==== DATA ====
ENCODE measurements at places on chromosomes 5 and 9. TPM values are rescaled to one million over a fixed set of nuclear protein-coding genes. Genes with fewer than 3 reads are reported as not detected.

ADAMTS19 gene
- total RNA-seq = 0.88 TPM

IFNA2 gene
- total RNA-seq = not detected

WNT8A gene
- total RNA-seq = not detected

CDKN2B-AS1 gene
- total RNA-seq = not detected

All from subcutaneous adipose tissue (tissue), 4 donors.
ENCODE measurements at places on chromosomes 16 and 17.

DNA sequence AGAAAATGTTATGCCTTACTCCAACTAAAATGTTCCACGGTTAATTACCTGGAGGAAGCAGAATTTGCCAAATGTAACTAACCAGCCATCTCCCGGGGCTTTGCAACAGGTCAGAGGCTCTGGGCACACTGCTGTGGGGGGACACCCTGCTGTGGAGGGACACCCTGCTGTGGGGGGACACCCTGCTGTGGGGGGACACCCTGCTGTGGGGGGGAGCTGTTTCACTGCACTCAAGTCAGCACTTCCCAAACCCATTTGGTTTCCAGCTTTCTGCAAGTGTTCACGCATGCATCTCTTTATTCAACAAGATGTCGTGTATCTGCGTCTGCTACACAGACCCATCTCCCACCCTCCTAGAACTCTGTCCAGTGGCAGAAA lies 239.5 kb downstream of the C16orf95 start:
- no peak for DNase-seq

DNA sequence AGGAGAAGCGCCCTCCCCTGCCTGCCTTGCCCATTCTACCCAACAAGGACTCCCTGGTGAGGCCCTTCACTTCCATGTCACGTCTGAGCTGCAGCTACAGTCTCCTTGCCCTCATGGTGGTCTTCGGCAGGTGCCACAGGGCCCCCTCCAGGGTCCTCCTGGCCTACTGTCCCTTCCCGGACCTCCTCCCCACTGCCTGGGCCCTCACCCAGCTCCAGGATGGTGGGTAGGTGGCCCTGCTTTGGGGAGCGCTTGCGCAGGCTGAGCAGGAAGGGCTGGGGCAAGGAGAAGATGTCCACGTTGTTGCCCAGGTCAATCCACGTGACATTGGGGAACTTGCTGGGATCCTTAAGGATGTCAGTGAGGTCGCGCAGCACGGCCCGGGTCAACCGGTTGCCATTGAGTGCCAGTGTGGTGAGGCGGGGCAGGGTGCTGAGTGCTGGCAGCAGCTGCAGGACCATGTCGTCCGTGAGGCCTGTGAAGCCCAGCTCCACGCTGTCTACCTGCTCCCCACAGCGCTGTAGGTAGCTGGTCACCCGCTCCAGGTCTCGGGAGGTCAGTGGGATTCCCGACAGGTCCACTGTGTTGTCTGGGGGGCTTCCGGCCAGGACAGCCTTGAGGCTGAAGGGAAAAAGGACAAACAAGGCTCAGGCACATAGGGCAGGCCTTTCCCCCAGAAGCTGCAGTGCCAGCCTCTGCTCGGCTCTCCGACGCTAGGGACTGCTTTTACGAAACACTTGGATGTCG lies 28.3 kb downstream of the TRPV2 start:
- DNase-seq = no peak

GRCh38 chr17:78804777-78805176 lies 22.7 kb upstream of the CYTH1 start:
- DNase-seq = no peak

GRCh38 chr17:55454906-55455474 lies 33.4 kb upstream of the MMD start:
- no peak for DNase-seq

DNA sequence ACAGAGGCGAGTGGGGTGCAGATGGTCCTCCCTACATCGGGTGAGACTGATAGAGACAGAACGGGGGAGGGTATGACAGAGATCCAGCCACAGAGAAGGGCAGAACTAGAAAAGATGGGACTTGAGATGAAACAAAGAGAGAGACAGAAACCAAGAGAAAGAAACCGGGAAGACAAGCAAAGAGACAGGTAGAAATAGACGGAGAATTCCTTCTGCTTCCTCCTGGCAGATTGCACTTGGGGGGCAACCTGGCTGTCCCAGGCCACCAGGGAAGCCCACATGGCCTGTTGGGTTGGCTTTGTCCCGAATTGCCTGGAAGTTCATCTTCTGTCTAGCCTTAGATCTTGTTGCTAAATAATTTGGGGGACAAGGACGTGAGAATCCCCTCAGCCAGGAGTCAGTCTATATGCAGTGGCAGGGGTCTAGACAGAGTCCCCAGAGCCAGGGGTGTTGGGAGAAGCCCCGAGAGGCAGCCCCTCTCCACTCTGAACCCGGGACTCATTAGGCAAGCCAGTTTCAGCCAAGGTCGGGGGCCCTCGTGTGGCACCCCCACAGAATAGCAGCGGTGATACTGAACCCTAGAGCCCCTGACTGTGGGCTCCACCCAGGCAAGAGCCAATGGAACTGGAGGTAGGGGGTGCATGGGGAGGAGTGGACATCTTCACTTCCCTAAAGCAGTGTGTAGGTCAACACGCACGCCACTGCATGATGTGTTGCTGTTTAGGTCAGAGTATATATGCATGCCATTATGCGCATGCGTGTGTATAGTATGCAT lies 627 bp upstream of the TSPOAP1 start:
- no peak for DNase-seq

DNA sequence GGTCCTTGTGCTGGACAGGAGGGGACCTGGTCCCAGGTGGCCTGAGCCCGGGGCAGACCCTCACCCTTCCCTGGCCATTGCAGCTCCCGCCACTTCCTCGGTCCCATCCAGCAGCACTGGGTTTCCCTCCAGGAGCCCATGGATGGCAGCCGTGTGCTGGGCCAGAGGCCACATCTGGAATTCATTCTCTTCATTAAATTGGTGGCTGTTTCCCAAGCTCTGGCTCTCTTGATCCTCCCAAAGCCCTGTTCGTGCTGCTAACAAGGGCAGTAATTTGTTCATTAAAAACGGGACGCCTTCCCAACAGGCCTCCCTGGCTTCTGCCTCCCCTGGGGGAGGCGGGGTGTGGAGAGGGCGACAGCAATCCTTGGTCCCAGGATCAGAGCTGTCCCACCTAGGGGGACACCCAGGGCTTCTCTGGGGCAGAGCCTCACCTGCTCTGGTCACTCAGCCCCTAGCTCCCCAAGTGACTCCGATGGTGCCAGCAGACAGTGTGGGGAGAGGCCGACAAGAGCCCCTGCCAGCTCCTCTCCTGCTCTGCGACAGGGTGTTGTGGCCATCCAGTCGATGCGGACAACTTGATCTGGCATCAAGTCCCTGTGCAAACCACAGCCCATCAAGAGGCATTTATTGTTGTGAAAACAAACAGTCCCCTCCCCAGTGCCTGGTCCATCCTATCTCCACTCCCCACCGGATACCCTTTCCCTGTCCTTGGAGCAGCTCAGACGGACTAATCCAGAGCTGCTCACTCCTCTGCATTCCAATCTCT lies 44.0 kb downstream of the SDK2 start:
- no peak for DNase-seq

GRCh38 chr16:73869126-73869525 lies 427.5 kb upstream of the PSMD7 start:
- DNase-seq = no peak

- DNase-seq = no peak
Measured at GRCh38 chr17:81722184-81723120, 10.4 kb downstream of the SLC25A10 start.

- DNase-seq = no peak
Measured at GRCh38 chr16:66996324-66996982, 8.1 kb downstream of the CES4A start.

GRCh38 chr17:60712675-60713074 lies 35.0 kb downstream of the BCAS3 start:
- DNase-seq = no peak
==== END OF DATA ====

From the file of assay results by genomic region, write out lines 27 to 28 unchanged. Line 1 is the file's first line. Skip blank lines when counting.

Measured at GRCh38 chr17:81722184-81723120, 10.4 kb downstream of the SLC25A10 start.

- DNase-seq = no peak